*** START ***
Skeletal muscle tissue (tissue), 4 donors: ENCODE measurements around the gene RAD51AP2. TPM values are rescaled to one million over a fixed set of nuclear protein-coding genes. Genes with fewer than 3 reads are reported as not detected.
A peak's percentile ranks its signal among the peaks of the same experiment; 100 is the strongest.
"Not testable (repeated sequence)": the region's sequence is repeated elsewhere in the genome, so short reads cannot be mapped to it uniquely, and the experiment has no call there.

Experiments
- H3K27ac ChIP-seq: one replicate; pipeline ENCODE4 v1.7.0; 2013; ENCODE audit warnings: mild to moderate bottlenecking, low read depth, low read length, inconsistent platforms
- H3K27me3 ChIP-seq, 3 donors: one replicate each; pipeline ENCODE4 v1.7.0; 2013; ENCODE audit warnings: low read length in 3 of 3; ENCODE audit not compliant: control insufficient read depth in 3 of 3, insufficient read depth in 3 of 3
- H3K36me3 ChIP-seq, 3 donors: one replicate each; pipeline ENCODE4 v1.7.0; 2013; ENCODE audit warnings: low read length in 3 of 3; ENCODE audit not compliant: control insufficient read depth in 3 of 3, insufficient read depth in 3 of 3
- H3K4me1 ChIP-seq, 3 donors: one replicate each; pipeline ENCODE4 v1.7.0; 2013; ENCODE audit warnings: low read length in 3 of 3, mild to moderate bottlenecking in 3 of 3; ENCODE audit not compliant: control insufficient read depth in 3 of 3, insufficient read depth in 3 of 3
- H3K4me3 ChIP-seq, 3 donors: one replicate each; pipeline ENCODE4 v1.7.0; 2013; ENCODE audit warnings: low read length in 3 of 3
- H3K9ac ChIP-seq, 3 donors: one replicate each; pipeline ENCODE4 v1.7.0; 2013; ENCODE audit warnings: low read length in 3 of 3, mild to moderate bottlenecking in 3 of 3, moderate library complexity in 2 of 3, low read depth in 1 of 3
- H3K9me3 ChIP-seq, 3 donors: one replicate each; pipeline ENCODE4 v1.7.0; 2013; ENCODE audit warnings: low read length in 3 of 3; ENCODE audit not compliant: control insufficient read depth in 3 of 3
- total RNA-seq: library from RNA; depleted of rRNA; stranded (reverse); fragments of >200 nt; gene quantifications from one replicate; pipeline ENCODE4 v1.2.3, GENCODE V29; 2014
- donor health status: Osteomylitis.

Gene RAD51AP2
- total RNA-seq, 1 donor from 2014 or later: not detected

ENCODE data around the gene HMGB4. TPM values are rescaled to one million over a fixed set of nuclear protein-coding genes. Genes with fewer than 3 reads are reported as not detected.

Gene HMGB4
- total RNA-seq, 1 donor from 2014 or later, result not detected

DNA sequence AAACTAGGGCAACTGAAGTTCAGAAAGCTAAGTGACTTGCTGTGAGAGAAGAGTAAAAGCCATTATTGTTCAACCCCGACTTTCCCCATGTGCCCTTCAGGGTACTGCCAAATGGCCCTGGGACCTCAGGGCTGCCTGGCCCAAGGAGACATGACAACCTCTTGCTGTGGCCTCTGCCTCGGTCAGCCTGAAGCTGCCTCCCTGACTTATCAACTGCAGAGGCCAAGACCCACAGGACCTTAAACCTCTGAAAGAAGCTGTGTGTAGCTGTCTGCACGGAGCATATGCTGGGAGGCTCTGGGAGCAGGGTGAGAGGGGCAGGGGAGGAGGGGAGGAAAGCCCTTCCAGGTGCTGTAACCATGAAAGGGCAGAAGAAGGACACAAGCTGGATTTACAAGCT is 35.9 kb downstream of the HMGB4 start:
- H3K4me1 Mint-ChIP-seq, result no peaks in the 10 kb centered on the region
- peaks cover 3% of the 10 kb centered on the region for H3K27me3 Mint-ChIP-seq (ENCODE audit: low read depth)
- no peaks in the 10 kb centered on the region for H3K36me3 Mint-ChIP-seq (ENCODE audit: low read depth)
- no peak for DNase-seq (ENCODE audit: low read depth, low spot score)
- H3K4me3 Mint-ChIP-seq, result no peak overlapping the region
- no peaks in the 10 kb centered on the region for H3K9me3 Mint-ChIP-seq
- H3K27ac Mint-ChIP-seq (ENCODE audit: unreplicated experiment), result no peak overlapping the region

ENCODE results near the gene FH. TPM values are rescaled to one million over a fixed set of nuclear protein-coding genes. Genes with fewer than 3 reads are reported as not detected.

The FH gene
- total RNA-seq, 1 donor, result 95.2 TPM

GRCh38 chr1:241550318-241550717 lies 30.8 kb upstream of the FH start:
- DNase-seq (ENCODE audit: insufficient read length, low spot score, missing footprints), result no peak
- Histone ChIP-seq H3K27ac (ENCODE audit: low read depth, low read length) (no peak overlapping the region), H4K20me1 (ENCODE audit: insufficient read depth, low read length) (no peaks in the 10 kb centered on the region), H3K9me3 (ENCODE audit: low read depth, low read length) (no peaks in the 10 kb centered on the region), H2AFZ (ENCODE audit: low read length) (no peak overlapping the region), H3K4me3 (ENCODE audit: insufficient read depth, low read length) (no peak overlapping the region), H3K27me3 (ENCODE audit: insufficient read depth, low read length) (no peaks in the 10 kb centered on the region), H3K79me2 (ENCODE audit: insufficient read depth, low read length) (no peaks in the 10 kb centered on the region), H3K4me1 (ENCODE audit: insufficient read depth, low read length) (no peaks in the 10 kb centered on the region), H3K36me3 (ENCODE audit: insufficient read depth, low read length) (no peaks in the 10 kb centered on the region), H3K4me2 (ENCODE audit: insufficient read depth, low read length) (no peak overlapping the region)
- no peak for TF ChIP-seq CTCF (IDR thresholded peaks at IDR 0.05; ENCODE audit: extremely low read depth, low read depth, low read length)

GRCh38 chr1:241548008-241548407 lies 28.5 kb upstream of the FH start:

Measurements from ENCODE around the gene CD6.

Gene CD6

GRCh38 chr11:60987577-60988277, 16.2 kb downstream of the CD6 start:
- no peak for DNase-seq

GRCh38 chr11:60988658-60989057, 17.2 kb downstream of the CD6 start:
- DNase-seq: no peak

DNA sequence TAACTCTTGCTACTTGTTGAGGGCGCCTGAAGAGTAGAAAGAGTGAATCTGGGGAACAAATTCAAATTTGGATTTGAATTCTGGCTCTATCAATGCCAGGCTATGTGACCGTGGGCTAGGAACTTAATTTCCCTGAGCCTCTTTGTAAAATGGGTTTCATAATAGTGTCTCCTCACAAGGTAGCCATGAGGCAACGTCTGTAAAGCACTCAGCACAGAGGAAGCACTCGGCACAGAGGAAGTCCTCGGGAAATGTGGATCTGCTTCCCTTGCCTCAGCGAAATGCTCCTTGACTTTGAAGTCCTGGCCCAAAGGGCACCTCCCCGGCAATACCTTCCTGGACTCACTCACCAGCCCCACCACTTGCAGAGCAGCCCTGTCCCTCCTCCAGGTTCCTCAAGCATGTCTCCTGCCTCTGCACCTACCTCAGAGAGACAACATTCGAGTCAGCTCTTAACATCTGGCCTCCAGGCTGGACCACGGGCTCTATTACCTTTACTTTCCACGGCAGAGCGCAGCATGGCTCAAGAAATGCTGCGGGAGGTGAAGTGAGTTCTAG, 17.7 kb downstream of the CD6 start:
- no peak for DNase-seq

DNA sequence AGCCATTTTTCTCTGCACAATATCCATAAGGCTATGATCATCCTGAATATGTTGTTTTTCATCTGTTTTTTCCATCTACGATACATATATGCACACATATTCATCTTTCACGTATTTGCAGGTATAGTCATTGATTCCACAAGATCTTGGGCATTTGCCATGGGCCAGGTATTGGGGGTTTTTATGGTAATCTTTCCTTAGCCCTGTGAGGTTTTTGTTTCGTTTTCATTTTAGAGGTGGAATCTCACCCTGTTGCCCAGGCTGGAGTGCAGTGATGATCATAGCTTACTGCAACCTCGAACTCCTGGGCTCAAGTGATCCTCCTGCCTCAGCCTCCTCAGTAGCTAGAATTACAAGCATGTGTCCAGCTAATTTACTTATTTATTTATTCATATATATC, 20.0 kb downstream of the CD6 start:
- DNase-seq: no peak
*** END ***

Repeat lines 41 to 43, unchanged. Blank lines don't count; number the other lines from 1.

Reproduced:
DNA sequence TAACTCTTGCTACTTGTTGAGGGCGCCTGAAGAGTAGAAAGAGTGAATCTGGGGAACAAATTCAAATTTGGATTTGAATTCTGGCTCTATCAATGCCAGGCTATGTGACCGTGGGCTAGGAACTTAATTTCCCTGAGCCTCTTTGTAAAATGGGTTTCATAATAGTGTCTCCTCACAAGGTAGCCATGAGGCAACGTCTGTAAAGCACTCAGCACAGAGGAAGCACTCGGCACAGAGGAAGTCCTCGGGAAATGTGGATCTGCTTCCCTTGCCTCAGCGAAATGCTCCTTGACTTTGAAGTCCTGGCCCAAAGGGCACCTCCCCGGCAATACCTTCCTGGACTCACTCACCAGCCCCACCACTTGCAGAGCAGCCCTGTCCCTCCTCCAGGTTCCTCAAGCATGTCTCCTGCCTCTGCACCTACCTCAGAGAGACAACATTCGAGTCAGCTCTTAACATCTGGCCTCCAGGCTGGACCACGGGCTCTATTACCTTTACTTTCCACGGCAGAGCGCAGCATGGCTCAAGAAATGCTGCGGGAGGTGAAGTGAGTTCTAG, 17.7 kb downstream of the CD6 start:
- no peak for DNase-seq

DNA sequence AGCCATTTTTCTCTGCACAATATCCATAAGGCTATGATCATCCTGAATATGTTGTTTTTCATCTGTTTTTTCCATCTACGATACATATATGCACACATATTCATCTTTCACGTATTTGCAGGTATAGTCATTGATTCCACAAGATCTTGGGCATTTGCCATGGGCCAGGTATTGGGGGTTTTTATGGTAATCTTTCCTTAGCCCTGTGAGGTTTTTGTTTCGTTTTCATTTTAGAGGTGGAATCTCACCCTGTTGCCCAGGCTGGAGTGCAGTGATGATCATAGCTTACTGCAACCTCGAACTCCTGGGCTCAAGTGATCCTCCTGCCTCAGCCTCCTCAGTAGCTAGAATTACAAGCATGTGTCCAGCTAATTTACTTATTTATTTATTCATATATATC, 20.0 kb downstream of the CD6 start: